*May contain some Spoilers*
Destined for another remake later this Summer "Carrie" is a cult horror icon. Originating from the mind of the horror maestro himself Stephen King in 1976. It was his first published novel and the first to be adapted into a movie. "Carrie" was directed by Brian De Palma and King didn't have any other involvement to the film. De Palma had directed the thriller "Sisters" three years earlier and "Carrie" looked to be the perfect fit for his next film.
The role of the painfully shy and meek high school student Carrie White was played by the amazing Sissy Spacek who just a few years earlier co-starred with Martin Sheen in Terrence Malick's debut feature "
Badlands". Carrie lives in suburbia with her religious fanatic mother played to crazy perfection by Piper Laurie. Margaret White keeps a pretty tight grasp on her daughter's life, but when Carrie unknowingly has her first period after gym class and is unmercifully tormented, she begins to lose control of her now changing daughter. The only problem that I have with this is that fact that she is 17 and just now getting her period, kind of weird.
The films opening scenes of the high school girls locker room (in slow motion) feel rather gratuitous, but I believe that De Palma is an intelligent director and uses this scene to emphasize how different the "regular" girls are from the supremely innocent and naive Carrie, whose shower takes a terrifying turn. Carrie is humiliated beyond belief until she is saved by the Gym Teacher. While Carrie is in the principal's office we start to become aware of her special powers. We can also tell how dated this movie is since the principal can smoke while in his office. An ashtray is mysteriously flung off his desk and Carrie is sent home to be with her mother who has been dreading this day for years. She preaches that sex and sexuality is evil and will buy you a one-way ticket to hell and damnation. Carrie comes off as a Virgin Mary type but her mother can only keep her pure and innocent for so long. It religion versus nature.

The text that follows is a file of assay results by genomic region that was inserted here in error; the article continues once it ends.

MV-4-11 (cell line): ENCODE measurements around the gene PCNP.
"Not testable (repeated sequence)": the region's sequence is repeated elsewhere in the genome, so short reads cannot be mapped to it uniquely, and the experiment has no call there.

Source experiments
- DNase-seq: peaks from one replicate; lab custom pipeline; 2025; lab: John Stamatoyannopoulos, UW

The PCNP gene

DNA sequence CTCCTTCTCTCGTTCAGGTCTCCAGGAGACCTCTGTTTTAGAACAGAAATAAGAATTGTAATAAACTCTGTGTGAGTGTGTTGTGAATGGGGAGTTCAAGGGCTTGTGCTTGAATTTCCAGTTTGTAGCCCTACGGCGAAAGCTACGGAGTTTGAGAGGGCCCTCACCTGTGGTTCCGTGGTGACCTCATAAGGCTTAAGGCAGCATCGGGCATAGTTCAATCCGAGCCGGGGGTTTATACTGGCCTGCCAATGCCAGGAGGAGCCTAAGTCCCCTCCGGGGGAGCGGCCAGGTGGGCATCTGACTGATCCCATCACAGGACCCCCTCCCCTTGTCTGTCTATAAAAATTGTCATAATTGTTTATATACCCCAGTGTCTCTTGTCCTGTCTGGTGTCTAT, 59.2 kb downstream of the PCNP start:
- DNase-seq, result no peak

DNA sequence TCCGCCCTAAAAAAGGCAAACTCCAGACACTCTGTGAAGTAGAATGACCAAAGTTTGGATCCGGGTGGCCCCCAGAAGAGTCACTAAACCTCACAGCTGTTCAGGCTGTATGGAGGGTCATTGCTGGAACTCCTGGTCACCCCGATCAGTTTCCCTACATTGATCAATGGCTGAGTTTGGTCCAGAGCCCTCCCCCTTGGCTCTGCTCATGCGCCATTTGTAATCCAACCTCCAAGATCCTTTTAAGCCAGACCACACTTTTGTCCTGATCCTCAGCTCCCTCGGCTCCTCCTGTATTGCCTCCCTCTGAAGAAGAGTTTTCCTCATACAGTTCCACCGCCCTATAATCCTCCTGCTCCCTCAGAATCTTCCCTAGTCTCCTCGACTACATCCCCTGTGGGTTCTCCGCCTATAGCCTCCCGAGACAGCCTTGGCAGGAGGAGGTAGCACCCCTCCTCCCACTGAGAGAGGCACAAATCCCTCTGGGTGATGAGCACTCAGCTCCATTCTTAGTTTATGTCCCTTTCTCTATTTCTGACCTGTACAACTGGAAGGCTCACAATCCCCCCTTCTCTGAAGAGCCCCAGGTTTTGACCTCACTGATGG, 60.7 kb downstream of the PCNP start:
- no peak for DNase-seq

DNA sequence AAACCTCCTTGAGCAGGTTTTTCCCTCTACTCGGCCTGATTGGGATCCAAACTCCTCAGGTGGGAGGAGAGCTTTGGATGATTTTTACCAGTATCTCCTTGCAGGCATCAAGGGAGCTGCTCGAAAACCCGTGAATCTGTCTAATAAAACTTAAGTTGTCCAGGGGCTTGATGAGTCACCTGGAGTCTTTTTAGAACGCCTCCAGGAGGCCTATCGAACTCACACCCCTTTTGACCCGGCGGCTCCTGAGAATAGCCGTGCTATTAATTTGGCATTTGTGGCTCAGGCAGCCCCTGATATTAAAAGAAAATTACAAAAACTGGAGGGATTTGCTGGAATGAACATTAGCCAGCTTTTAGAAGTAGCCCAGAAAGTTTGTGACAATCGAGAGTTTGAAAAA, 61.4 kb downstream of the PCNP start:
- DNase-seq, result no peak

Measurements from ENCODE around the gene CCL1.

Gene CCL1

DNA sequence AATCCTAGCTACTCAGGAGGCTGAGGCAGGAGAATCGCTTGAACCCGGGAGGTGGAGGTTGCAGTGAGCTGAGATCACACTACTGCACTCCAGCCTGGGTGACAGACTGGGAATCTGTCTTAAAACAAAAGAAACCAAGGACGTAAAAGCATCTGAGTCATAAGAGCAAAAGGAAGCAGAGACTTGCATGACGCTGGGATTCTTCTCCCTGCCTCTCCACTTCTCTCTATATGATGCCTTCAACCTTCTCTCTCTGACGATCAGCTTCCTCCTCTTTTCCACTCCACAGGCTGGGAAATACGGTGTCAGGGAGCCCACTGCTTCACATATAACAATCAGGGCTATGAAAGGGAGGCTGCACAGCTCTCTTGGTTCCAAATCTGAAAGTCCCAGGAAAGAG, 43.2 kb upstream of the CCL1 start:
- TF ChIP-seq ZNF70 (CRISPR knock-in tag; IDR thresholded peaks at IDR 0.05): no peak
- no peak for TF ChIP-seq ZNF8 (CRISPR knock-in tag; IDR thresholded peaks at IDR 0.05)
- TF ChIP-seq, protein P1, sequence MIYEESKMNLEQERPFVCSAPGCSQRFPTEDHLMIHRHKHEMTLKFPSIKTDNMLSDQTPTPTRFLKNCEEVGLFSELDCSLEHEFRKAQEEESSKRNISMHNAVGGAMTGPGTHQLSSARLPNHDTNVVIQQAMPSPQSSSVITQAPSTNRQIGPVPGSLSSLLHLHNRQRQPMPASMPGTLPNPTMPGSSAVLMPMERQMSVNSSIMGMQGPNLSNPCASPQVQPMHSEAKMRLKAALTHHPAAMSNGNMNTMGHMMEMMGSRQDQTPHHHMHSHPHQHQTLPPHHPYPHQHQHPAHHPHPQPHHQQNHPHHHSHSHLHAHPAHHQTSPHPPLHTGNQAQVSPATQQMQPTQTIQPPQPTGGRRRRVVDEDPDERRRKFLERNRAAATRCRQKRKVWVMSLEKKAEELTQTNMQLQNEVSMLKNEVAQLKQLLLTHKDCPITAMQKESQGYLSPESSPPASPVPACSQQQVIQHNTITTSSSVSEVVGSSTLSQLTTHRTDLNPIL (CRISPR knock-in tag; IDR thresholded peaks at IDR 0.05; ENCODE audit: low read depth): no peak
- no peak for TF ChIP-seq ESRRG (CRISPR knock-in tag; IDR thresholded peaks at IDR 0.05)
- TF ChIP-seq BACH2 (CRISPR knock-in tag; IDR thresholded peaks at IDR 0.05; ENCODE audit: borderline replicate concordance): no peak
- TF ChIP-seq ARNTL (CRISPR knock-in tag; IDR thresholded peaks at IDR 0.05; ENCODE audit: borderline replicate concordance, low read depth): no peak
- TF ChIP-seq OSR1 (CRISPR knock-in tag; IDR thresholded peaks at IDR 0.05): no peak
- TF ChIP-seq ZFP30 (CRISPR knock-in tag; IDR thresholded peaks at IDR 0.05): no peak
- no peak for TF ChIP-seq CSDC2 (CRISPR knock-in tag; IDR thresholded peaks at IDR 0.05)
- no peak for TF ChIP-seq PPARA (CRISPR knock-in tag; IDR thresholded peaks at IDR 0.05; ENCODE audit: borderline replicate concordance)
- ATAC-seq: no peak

We also get to know a bunch of Carrie's classmates like the bitchy prima donna Chris who instigates In another instance of the film being dated is when the gym teacher actually slaps her in the face for confronting her on being punished for what she did to Carrie. When none of the other kids have her back or defend her, Chris and her macho boyfriend Billy (John Travolta), who also likes to slap her around a bit, must think of a grand plan for revenge. Sue Snell is the other popular girl. She starts to feel terrible about what they did to Carrie and wants her boyfriend, the curly blonde adonis Tommy Ross, to ask Carrie to the prom instead of her. Tommy agrees but has to work on Carrie to get her to open up and let him into her world. Carrie, expecting another prank, finally gives in accepts Tommy's invitation. Her life starts to turn around and her self confidence is at an all-time high. She starts fighting back against her oppressive and prudish mother. She will not be denied this one chance of happiness and sense of belonging.
the bullying of Carrie.
Once at the prom she looks and feels like Cinderella with everything going as planned. Little does she know that Chris, Billy, and his goons have a twisted plan of their own that they're about to unleash. Just like a dream come true Carrie and Tommy are voted king and queen of the prom. This is the point where everything comes to a head, and Carrie is humiliated for the last time. Now nobody will survive Carrie's wrath as she unleashes her telekinetic powers. Like a cold and calculating modern day school shooter, she takes out all of her rage and frustration on the partygoers, the guilty and the innocent.
Carrie finds her way home and has a final showdown with her mother. The ending is kind of strange and could use a little bit more, but the final scene with Sue Snell is one for the ages. One final thought: How many homage's to Hitchcock's "Psycho" can you find while watching Carrie?